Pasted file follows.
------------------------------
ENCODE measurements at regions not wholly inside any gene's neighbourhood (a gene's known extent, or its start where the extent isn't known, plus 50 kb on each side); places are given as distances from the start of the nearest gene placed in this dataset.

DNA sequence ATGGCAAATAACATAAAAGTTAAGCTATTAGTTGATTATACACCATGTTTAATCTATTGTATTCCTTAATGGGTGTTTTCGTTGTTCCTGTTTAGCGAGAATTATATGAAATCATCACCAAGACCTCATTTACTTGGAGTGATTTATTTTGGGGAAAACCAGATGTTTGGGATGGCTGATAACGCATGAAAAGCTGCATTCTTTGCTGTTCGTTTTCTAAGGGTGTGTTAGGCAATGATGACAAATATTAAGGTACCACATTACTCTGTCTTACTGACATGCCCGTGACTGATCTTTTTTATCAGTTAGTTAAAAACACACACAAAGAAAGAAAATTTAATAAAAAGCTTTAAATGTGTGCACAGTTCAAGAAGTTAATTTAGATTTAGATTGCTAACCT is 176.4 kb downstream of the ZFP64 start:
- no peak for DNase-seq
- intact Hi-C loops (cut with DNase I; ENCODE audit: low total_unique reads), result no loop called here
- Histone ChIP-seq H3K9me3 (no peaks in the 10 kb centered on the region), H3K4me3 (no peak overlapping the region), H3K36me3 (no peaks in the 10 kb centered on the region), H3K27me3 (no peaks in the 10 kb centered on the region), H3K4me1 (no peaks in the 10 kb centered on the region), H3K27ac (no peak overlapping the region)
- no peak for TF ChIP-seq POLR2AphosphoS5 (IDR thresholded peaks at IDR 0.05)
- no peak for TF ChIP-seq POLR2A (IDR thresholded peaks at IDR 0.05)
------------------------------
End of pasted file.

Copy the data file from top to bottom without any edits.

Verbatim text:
ENCODE measurements at regions not wholly inside any gene's neighbourhood (a gene's known extent, or its start where the extent isn't known, plus 50 kb on each side); places are given as distances from the start of the nearest gene placed in this dataset.

DNA sequence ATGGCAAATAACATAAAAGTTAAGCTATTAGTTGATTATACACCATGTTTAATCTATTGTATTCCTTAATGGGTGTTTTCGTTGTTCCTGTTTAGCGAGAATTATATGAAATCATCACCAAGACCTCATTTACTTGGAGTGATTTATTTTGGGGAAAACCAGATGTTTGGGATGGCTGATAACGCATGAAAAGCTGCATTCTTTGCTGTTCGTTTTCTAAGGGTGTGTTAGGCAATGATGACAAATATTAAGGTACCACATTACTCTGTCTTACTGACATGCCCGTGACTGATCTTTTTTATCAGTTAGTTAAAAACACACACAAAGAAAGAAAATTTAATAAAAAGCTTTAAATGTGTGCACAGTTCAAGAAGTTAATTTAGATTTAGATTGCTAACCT is 176.4 kb downstream of the ZFP64 start:
- no peak for DNase-seq
- intact Hi-C loops (cut with DNase I; ENCODE audit: low total_unique reads), result no loop called here
- Histone ChIP-seq H3K9me3 (no peaks in the 10 kb centered on the region), H3K4me3 (no peak overlapping the region), H3K36me3 (no peaks in the 10 kb centered on the region), H3K27me3 (no peaks in the 10 kb centered on the region), H3K4me1 (no peaks in the 10 kb centered on the region), H3K27ac (no peak overlapping the region)
- no peak for TF ChIP-seq POLR2AphosphoS5 (IDR thresholded peaks at IDR 0.05)
- no peak for TF ChIP-seq POLR2A (IDR thresholded peaks at IDR 0.05)